There are hundreds of stories being told during the planning and anticipation of the 2017 NFL Draft. Today we will be looking at a scouting report for senior edge defender DeMarcus Walker, Florida State Seminoles.
DE/OLB-DeMarcus Walker, Florida State 6’4” 280 lbs.
The senior defender has experienced a very fruitful college career with 107 solo tackles, 72 assists, 41.5 tackles for loss, 27 sacks, one interception, eight pass deflections, two fumble recoveries, and seven forced fumbles. His size and build make him a very interesting defender in your rookie drafts. Because I’m a high school football coach and educator by trade, let’s break down what I saw in the five games I reviewed of the senior playmaker: 2016 contests versus Michigan, Ole Miss, Florida, Clemson, and Louisville. Most of these game videos are available via draftbreakdown.com. These are my thoughts:
Cons: At his size, Walker is a little too big for an outside linebacker in a 3-4, but he isn’t big enough to anchor the line for any extended period against much bigger offensive tackles in the NFL. The defender can take some bad angles, especially chasing down backs in the run game. He gets overly aggressive and can get washed out by blockers anticipating his angles. The former Seminole plays hot, hot, hot and then cools down quickly. It has something to do with his conditioning (tires out), but he continued to play over 90% of Florida State’s defensive snaps a game. This edge rusher is not very bendable, appearing tightly wound and perhaps too muscle-bound for his position. He does get caught up in many hand to hand battles, especially when the deeper into the game it gets. It’s also concerning that Walker only benched at the NFL Combine (18 reps) and is waiting on his pro day on March 28th to do the rest of his drills. Is there something the NFL and the draft community doesn’t know about him?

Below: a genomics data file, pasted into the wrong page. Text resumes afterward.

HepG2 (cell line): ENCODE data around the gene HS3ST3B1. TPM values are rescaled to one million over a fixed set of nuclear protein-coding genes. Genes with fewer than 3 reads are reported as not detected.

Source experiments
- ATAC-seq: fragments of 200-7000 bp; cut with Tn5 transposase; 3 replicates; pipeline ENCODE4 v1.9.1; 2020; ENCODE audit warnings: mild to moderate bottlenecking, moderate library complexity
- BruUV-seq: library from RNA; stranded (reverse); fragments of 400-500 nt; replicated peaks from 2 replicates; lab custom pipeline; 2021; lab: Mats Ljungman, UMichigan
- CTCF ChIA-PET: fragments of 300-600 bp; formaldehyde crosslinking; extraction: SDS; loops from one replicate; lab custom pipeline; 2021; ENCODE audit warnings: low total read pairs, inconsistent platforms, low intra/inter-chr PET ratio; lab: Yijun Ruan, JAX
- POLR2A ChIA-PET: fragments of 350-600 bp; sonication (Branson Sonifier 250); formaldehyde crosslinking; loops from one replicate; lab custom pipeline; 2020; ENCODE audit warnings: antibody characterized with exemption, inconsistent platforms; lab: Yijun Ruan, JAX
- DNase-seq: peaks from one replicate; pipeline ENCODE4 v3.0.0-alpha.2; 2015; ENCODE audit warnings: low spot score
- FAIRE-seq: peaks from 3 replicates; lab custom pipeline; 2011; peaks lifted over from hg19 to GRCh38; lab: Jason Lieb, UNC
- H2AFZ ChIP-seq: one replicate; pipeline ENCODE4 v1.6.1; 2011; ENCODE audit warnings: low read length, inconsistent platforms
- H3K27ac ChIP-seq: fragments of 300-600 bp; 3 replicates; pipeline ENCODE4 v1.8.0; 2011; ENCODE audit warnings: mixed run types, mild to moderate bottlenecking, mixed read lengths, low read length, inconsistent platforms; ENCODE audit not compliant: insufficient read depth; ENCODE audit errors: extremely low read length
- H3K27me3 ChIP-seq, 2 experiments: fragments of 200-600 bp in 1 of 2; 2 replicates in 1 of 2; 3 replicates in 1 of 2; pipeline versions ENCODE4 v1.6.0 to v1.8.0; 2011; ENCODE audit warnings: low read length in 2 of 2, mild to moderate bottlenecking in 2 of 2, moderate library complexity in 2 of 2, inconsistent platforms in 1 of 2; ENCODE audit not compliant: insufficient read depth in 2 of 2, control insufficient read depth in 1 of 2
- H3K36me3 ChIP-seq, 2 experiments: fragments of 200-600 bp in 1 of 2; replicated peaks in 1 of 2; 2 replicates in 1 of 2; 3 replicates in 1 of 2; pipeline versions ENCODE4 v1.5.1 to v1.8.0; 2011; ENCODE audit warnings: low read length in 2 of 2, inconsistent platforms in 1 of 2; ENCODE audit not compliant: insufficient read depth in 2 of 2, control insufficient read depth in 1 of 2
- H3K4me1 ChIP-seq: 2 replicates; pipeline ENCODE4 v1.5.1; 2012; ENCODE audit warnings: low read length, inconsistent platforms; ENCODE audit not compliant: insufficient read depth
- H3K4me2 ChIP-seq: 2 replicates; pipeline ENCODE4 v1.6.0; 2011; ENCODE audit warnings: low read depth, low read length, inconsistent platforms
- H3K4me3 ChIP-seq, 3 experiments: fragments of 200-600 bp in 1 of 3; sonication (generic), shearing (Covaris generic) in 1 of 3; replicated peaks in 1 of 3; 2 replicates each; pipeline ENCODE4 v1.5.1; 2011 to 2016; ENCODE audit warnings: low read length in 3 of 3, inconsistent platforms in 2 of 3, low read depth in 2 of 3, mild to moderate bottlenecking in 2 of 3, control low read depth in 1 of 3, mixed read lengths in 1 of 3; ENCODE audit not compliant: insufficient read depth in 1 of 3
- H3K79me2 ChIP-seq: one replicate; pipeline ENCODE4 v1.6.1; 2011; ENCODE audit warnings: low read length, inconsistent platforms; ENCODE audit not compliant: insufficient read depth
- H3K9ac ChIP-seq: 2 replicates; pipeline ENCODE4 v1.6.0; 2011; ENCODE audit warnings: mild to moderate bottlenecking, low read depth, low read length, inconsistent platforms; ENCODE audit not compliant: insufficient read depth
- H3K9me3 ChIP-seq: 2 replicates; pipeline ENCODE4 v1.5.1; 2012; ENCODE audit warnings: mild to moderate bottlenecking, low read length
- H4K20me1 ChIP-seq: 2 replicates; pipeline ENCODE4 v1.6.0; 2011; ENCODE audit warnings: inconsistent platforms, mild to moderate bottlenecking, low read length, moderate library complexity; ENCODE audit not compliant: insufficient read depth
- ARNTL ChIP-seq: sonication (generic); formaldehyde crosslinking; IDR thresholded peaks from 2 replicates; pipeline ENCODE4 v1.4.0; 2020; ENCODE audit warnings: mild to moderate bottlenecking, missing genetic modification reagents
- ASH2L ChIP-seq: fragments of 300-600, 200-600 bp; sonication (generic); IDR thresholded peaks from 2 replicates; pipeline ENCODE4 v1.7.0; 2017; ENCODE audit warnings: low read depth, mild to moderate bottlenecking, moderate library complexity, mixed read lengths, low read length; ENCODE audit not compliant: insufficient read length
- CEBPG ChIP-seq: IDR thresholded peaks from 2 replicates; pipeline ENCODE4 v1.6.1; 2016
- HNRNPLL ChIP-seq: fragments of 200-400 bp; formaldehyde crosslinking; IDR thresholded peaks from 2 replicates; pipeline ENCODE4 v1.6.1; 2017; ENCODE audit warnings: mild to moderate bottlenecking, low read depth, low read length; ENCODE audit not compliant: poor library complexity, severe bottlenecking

Pros: The rusher gets a great first step off the line of scrimmage. He has an impressive stance that coils him up like a snake striking hand first while knocking most blockers on their heels. Walker is versatile enough to line up in all four defensive linemen spots and uses two, three, and four point stances to get the job done. The former Seminole competes well against double teams holding his own (anchoring) and shows relentlessness as a pass rusher. The defender usually uses a swim move or swats blockers out of his way; he will need to add more pass rushing skills to his repertoire at the next level if he wants to be more effective getting to the signal caller. Walker stunts well inside and always gets his arms up to disrupt the passing lane (remember his eight pass deflections). His tackling is quite good for a man his size as he inflicts a lot of pain bringing ball carriers to the ground violently and can bring most ball carriers down in the open field.
Overall impressions: Walker is impressive to watch and at first glance looks like an all-star. The truth is that he is a man without a natural NFL position. The former Seminole is better against the pass than the run, so the defender might get more looks on third downs and obvious pass rushing situations versus an active three down role. That is why I only have him ranked as my eighth best rookie defensive linemen.
Thanks for reading. I will continue to discuss my scouting reports with you throughout the next month or so, please keep checking the site for more of my content. You can also follow me on Twitter @AndrewMiley.